Spoiler: Analysing inequality in Sweden by looking at developments of capital and labour shares 1960-2019 show that inequality is not a big issue. Labour’s share in GDP is closely related to the real wage. Growth of hourly real wages has not lagged labour productivity growth.
In the previous post, I showed that the wage share had increased in Sweden since 1993. That conclusion may be based on the initial point in the sample. In fact, it wasn’t. The wage share has been, as Kaldor suggested a long time ago, relatively constant over a long period of time. In this post, I will take a longer view on capital and wage shares in Sweden.
Spoiler: Measuring income equality in the classical way where a nation’s income is distributed between capital and labour, shows that the wage share in Sweden has increased since 1993. In order to properly measure how the capital share has developed, one must take the depreciation of the capital stock into account.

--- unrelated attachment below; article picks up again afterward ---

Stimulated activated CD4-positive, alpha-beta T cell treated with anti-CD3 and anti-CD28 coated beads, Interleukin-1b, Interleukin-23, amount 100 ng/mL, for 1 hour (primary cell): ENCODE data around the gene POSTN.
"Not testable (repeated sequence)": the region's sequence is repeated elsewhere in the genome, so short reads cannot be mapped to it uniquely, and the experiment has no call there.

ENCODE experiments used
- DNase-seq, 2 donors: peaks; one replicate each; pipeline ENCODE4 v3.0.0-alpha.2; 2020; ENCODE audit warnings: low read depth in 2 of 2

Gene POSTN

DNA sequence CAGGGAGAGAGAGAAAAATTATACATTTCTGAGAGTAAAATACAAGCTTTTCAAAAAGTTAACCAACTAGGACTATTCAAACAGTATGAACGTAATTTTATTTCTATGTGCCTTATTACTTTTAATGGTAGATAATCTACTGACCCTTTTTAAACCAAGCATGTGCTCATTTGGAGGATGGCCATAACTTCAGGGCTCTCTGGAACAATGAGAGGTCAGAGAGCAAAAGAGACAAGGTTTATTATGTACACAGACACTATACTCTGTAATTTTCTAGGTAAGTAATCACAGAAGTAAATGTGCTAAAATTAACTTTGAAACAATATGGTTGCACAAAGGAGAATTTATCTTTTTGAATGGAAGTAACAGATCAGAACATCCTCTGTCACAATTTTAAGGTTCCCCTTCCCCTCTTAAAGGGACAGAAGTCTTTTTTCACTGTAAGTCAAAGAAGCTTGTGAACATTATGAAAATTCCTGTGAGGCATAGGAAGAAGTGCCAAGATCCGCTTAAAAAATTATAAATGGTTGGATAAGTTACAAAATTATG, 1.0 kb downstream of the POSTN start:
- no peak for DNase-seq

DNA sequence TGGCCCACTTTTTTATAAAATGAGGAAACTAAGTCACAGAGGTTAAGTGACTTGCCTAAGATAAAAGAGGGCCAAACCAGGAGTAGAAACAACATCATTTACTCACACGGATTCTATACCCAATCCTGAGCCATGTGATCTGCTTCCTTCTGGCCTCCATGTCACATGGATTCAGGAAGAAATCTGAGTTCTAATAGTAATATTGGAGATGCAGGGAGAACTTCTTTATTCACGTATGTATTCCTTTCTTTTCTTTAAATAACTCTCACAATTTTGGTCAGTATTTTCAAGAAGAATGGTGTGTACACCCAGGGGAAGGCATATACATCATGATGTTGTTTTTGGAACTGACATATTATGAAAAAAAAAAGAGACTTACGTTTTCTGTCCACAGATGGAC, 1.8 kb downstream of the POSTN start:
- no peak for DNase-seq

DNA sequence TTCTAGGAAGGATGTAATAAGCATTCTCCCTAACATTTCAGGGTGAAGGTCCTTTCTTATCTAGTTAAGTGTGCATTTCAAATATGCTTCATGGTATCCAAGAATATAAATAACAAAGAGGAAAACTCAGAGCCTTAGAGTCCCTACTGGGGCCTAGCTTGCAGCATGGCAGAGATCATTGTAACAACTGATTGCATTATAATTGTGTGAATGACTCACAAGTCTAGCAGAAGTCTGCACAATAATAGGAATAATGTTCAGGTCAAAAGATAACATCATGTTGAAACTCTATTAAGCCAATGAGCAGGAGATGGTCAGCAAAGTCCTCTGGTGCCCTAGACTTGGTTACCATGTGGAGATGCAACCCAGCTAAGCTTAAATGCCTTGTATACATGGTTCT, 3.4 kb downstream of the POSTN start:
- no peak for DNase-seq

This adjustment shows that the capital income share of factual income (wage compensation + gross capital income – depreciation) decreased from 34% in 1993 to 22% in 2018.
Spoiler: The Yellow Vests’ claims that inequality in France is increasing are not justified. Wages constitute the most important share of total incomes and real earnings per capita kept growing despite the Financial crisis. Nor did labour shares in total GDP decrease and real wages increased more than labour productivity. And no indicators indicate that inequality has increased.
In fact, France also has one of the most generous welfare programs in the OECD which hasn’t prevented the Kremlin to spread lies and pay people to demonstrate and riot.
Despite the facts that developments of real wages exceed labour productivity developments and that the labour share in GDP is increasing, many claim that income inequality is a big problem in Sweden. That is wrong.